“…Fine. I’ve never told this story to anyone outside my family, so consider yourself lucky.”

“I will forever treasure this privilege.”

Thus, Lily launched into a retelling of her story, of her beginnings, of her fall in the Labyrinth and her discovery of Iris. She had intended to simply share about Hina and her suspicions, but as she continued to speak, the words flowed unbidden, and she found herself pouring out the entirety of her tale since that fateful day in Azoria. She spoke of her encounters in the wasteland, of her struggles to make herself new limbs. She spoke of her battle with the Warden, recounting in brilliant detail how she lost an arm in her attempt to tear off the armor plating. She told of her meeting with Tate and her encounter with the mechanical serpent upon the ocean. She spoke of retrieving Prei from the serpent and making the decision to raise her as a daughter. She spoke of her despair when she gazed upon the ruins of Azoria. She spoke of the difficulties she faced when building her house. She spoke of Hina, her old friend. She spoke of how Prei lived for years in fear of Hina’s katana. She spoke of how Vessel felt somehow familiar to her. She spoke of her suspicions, that Hina was Vessel. She shared her life, though she left out the details about releasing the seal and meeting Sarah. It felt good to open up to someone other than her family. It felt good to trust someone who wasn’t bound to her will in some way. It was cathartic.

When she finished, Victoria leaned her head against the door, taking in everything Lily had said.

“You’ve suffered a lot. I had thought myself to be the more experienced one of us. I had considered myself to have experienced far more of life’s troubles than you. I see now that I was wrong. What you’ve experienced in a mere nine years – it is arguably more than I’ve seen in my centuries of life. I apologise for my lack of respect.”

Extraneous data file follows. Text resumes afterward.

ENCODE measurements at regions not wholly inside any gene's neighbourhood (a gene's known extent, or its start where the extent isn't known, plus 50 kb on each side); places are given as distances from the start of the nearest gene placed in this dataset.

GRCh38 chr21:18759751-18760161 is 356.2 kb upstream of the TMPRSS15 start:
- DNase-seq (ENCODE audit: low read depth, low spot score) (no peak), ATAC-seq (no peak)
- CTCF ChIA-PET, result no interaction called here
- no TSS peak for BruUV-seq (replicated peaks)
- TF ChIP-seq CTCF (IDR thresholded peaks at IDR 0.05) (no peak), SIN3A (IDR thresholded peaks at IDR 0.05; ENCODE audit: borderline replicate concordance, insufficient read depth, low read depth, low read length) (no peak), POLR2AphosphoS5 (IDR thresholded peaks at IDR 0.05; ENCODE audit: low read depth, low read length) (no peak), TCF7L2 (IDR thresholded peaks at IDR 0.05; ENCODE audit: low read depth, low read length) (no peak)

Lily shook her head.

“It’s fine. That would have been the natural assumption. But I suppose that’s why I care. Part of it, anyway. I want to know for sure, whether Vessel is truly Hina, and what happened to her. I want to know if there’s any of my old friend left.”

Victoria held Lily’s gaze.

“Then go find out.”


“When they attack, as they most certainly will, ride ahead of the army with a white flag – the sign for parley. See if you can’t get a chance to speak to Vessel. Maybe you’ll learn more. I doubt any vestige of your friend remains, but if that’s the case, then that, too, is closure.”

Lily narrowed her eyes.

“So you’re sending me as messenger, then. In case they decide not to negotiate.”

Victoria grinned.

“As expected, you know exactly what I’m going for. In my defence, you’re logically the best option. You probably have the highest chance for survival if they decide to refuse and attack.”

“…Granted, that’s probably true.”

Lily was not one for false modesty. That much was clear from the fact that the plan she had outlined involved her single-handedly fighting thousands of mages. She knew what she was capable of. The two women lapsed into silence as the first rays of dawn finally began to break the horizon. At that exact moment, three short trumpet blows sounded from the lookout on the walls. Immediately, the soldier sleeping on the ground leapt to their feet and started assembling into ranks. Prei and Tate got up off their spot against the wall and shared a quick hug. Then Tate ran toward the center of the town as Prei began to organise the soldiers. Lily and Victoria shared a glance and nodded, affirming each other. Getting up off the ground, Victoria signalled to open the gates.

The large wooden doors slowly swung open, revealing a cloud of dust in the distance, kicked up by the advancing host, ranks upon ranks of soldiers, marching at a measured pace, armor gleaming in the light of the new day.

They were coming.